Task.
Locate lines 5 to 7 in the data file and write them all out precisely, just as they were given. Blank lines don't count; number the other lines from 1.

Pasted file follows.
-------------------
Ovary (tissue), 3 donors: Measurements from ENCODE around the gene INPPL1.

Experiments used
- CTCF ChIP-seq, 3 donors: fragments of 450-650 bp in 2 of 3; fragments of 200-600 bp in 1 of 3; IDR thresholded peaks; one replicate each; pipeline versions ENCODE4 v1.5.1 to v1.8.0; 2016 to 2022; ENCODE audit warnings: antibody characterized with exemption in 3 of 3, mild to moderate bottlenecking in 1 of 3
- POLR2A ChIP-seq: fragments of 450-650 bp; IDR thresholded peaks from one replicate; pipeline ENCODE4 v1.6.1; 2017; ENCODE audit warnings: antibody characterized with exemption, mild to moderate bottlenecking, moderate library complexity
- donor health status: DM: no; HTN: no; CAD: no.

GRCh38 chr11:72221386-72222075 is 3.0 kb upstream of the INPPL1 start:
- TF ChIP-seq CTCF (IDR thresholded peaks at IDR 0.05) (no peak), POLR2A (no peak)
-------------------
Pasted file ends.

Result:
- donor health status: DM: no; HTN: no; CAD: no.

GRCh38 chr11:72221386-72222075 is 3.0 kb upstream of the INPPL1 start:
- TF ChIP-seq CTCF (IDR thresholded peaks at IDR 0.05) (no peak), POLR2A (no peak)